and peoples, and tongues,” (and this language is sufficient of itself to explain what is meant by the two witnesses,) “I beheld this innumerable multitude,” says the Apostle, “standing before the throne and before the Lamb, clothed with white robes, and palms in their hands; and they cry with a loud voice, saying, The salvation be ascribed to our God which sitteth upon the throne, and to the Lamb. And one of the elders spake, saying unto me, These clothed in white robes, who are they, and whence came they P And I said unto him, Sir, thou knowest. And he said unto me, These are they which came out of the GREAT tribulAtio N, and have washed their robes, and made them white in the blood of the Lamb : therefore are they before the throne of God, and serve him day and night in his temple, and He that sitteth on the throne shall dwell among them. They shall hunger no more, neither thirst any more, neither shall the sun light on them, nor any heat. For the Lamb which is in the midst of the throne, shall feed them, and shall lead them unto living fountains of water : and God shall wipe away all tears from their eyes P’ Thus this three years and an half is not only the counter-part of the three years and an half of our Saviour's sufferings, making the “one week” of Daniel, ch. ix. ver. 27, but of his resurrection and ascension. And here it may not be irrelevant to notice, that the prophet Elijah likewise appears to have been an eminent and remarkable type of the two witnesses; or of the church in this her last period of
trial and suffering. His being miraculously fed for three years and an half, during a time of great famine;” and the still greater famine of the Word of God; the fixed resolution of his enemies, during this period, to take away his life; a sound of abundance of rain being sent immediately after his servant had been to look at the sea seven times;f the miraculous confirmation which God gave in favour of his own truth at the time of sacrifice; the unanimous attestation that was given to this attestation by all who witnessed it; and finally, Elijah's triumphant ascension into heaven in chariots of fire and horses of fire—all appear highly significant of what we have seen in the history of God's witnessing people in this place; and to point to their end on earth being, as it is expressed it shall be, of a similar nature. As he therefore ascended to heaven without dying—as Christ himself, whilst his disciples beheld, was taken up, and a cloud received him out of their sight-so shall all the members of his church, at this great crisis, “ascend up to heaven in a cloud ' " And it is observable that our Saviour himself brings forward these three years and six months' famine in Elijah's time, as a proof of the great and awful doctrine of his own sovereignty;S teaching us that the supply of bread and oil, which his poor and despised church has received in her mournful and depressed condition, has been the result of discrimi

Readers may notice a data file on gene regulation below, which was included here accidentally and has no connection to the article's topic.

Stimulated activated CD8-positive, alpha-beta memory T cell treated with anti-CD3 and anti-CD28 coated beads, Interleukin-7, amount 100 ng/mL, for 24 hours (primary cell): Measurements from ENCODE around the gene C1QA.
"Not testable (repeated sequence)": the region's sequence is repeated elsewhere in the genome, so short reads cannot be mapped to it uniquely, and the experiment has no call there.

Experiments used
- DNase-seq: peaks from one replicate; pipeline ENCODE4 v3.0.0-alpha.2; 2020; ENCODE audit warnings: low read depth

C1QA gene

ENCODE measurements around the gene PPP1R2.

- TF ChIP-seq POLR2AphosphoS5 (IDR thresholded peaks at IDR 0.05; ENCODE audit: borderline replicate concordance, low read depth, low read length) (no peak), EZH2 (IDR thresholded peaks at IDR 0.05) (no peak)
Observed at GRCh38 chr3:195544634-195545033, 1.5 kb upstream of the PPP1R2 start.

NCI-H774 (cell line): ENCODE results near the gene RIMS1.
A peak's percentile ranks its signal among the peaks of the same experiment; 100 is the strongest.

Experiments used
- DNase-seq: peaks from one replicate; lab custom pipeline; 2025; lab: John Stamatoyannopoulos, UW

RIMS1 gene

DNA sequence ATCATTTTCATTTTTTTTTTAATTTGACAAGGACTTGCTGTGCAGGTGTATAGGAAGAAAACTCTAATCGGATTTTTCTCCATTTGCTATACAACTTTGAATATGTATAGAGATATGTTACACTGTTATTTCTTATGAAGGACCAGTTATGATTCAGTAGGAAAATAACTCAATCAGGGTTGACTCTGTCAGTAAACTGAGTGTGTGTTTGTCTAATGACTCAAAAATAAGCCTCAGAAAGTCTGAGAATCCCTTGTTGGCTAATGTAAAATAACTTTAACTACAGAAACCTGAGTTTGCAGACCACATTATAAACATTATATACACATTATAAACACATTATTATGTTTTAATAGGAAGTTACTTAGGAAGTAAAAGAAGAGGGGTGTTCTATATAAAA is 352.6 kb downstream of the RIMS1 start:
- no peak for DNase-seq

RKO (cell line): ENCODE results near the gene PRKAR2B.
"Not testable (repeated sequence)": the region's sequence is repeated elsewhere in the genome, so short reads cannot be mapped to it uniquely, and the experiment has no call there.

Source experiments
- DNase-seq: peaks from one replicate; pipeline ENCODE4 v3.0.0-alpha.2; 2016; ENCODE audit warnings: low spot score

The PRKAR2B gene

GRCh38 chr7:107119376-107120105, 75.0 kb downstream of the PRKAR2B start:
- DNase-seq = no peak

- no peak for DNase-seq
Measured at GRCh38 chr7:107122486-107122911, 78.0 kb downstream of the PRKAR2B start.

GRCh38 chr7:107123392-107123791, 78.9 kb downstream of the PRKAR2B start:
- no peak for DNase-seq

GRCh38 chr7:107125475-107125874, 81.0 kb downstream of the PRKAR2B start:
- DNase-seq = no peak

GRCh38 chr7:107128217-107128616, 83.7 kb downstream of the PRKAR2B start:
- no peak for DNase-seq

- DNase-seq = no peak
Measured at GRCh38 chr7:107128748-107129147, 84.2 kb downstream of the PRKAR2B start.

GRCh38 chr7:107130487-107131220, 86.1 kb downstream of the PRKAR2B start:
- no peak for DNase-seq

* Luke iv. 25. + 1 Kings xviii. | Acts i. 9. § Luke iv. 25, 26.
nating mercy, according to the language in St. Paul's Epistle to the Romans, “I will have mercy on whom I will have mercy, and I will have compassion upon whom I will have compassion. So then it is not of him that willeth, nor of him that runneth, but of God that sheweth mercy.” Hence, when the elect of God are gathered together in heaven, the praise is given to whom the praise is due. “The salvation,” they cry with a loud voice, “be ascribed unto Him that sitteth upon the throne, and unto the Lamb.” And the top stone shall be brought forth with joy, crying Grace, Grace, unto it—“Not unto us, O Lord, not unto us, but unto thy name be all the glory.”
* Rom. ix, 15, 16.